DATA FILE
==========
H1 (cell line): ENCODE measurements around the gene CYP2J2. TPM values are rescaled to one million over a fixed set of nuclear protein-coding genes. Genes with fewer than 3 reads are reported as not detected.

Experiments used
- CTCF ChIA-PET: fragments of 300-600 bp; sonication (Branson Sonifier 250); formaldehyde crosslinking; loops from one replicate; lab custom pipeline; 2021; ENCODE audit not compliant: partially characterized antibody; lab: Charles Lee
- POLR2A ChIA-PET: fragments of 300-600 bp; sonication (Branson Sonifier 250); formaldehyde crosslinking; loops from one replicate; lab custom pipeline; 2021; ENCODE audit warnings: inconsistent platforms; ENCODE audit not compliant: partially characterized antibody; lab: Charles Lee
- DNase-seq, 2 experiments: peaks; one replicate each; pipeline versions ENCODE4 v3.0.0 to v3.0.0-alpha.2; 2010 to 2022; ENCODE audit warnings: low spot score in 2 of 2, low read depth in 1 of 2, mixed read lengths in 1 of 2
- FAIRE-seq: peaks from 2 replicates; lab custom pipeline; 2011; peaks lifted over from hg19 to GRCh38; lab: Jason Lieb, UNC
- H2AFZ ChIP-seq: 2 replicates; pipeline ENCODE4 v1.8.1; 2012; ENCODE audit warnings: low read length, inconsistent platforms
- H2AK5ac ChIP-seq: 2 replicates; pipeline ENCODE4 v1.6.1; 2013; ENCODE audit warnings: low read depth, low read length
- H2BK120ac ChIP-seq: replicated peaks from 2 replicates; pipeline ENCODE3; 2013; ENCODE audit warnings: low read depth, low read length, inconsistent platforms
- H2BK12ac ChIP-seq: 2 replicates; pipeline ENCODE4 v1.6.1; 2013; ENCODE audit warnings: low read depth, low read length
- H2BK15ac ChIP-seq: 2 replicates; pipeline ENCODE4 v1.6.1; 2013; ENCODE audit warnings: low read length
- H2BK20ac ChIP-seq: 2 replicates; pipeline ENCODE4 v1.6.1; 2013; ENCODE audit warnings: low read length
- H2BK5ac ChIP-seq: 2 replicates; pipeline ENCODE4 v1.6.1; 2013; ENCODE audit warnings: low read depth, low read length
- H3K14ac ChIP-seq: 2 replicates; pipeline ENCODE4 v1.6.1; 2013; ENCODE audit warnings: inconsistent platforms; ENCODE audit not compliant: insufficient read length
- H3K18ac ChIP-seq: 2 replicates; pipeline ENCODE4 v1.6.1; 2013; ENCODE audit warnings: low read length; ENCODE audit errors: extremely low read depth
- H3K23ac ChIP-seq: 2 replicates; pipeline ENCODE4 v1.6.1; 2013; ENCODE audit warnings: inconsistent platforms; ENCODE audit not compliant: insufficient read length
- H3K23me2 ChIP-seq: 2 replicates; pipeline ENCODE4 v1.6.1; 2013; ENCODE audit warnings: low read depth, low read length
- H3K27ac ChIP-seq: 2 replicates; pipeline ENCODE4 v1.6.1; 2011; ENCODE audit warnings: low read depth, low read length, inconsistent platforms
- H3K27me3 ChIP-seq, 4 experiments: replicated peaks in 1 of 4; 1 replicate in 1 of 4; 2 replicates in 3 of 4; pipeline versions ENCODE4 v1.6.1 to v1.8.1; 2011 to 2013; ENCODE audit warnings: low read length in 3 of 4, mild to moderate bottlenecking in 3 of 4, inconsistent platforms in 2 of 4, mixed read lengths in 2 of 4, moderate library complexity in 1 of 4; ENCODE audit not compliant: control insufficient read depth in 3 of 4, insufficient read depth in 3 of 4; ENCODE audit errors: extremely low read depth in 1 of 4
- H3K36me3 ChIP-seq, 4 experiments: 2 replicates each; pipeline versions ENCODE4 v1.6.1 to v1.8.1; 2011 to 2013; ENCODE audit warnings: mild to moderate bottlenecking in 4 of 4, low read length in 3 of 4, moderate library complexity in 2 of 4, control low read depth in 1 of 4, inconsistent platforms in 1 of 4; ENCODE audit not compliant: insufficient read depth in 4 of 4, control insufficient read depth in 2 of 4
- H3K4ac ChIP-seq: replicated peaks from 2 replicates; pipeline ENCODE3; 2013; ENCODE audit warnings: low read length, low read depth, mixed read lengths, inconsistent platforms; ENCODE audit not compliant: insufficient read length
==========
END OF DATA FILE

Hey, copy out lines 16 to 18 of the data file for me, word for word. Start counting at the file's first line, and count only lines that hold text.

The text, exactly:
- H3K23ac ChIP-seq: 2 replicates; pipeline ENCODE4 v1.6.1; 2013; ENCODE audit warnings: inconsistent platforms; ENCODE audit not compliant: insufficient read length
- H3K23me2 ChIP-seq: 2 replicates; pipeline ENCODE4 v1.6.1; 2013; ENCODE audit warnings: low read depth, low read length
- H3K27ac ChIP-seq: 2 replicates; pipeline ENCODE4 v1.6.1; 2011; ENCODE audit warnings: low read depth, low read length, inconsistent platforms